Here are some of the articles we’ve been reading around this office this week.
Inside Amazon Go, a Store of the Future – “Inside is an 1,800-square foot mini-market packed with shelves of food that you can find in a lot of other convenience stores – soda, potato chips, ketchup. It also has some food usually found at Whole Foods, the supermarket chain that Amazon owns. But the technology that is also inside, mostly tucked away out of sight, enables a shopping experience like no other. There are no cashiers or registers anywhere. Shoppers leave the store through those same gates, without pausing to pull out a credit card. Their Amazon account automatically gets charged for what they take out the door.”
As AI Makes More Decisions, the Nature of Leadership Will Change – “Does all this suggest that leadership is radically different in the AI age? No, but there are two key distinctions. First, leaders’ hard skills will continue to be eclipsed by smart machines, while their soft skills will become ever more important. Second, while timeless leadership traits like integrity and emotional intelligence will no doubt remain important, leaders in the AI age need to be humble about others’ contributions, adaptable to the challenges that get thrown into their paths, steadfast in their vision of the ultimate destination on this path, and constantly engaged with the changing world around them.”
Nintendo is making a bunch of weird DIY cardboard toys for the Switch and they’re awesome – “Labo is both unlike anything Nintendo has made before, and something that feels distinctly Nintendo. The company has a history of exploring trends in unique ways, like with the exercise game Wii Fit, or the Brain Age series of puzzle games, inspired by the work of neuroscientist Dr. Ryuta Kawashima. Labo similarly takes something very of the moment – the idea of giving kids a better understanding of the technology that surrounds them – and fits it into an unconventional and playful package. Labo isn’t going to teach children how to code, but it could very well be the starting point for getting them interested in being more than a passive consumer of technology.”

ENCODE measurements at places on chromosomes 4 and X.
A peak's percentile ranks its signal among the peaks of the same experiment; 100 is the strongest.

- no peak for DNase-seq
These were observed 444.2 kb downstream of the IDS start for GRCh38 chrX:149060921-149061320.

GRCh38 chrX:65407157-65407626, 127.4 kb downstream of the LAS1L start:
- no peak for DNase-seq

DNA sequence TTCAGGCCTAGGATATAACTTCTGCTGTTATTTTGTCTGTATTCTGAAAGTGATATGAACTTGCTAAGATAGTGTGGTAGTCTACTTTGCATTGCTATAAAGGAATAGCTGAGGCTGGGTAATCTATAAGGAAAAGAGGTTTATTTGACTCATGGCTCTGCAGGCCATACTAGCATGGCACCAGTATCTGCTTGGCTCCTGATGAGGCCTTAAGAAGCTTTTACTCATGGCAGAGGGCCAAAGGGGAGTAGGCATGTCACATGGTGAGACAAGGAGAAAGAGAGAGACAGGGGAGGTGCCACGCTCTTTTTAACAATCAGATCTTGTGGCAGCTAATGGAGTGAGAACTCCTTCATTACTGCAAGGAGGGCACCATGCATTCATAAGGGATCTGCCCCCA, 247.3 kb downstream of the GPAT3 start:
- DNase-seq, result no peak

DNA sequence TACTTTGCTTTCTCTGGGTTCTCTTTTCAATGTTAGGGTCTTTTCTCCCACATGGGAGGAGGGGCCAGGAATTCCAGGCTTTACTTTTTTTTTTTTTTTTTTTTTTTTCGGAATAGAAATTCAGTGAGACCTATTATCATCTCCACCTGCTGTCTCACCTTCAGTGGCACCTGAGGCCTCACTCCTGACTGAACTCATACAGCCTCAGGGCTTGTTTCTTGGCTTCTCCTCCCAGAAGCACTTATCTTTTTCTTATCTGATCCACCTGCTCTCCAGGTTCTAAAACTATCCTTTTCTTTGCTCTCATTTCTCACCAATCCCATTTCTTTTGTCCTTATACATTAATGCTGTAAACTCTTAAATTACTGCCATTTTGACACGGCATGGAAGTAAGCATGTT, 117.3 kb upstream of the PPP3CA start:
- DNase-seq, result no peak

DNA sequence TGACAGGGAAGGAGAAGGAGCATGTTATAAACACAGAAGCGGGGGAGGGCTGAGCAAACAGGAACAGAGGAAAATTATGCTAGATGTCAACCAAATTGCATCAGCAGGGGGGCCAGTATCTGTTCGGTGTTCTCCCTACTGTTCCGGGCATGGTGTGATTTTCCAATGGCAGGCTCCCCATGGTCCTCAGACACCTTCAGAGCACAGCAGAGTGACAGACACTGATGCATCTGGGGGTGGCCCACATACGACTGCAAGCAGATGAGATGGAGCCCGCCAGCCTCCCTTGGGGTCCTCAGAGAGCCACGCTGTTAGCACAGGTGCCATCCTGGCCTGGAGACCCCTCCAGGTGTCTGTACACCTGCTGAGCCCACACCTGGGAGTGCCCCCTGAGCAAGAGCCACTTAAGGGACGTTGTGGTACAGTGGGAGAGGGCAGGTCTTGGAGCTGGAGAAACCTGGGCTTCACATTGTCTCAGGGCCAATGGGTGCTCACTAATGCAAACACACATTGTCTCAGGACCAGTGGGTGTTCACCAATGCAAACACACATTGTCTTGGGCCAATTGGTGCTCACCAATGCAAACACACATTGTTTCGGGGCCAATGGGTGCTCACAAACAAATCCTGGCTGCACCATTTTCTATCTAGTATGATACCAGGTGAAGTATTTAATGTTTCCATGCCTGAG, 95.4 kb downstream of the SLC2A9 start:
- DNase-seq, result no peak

Some Basic Rules for Securing Your IoT Stuff – “Throughout 2016 and 2017, attacks from massive botnets made up entirely of hacked IoT devices had many experts warning of a dire outlook for Internet security. But the future of IoT doesn’t have to be so bleak. Here’s a primer on minimizing the chances that your IoT things become a security liability for you or for the Internet at large.”
Designers who play with words – “Design thinking is nonlinear. Writing can help harness your scattered ideas and make sense of them. Like organizing a closet, it’s a process that involves finding and compiling the right groupings of ideas. Put your favorite explorations on this shelf, or hang your open questions over there.”
How you can build your own VR headset for $100 – “I then got interested in VR and with my friends we agreed that it would be really cool to create our own world in VR where we could spend time after school. But facing the fact that an Oculus was $700 at the time, we decided to build our own headset.”
In a Distracted World, Solitude Is a Competitive Advantage – “The volume of our communication, and our unfettered access to information and other people, have made it more difficult than ever to focus. Despite this reality, there is another truth: Opportunities to focus are still all around us. But we must recognize them and believe that the benefit of focus, for yourself and the people you lead, is worth making it a priority in your life.”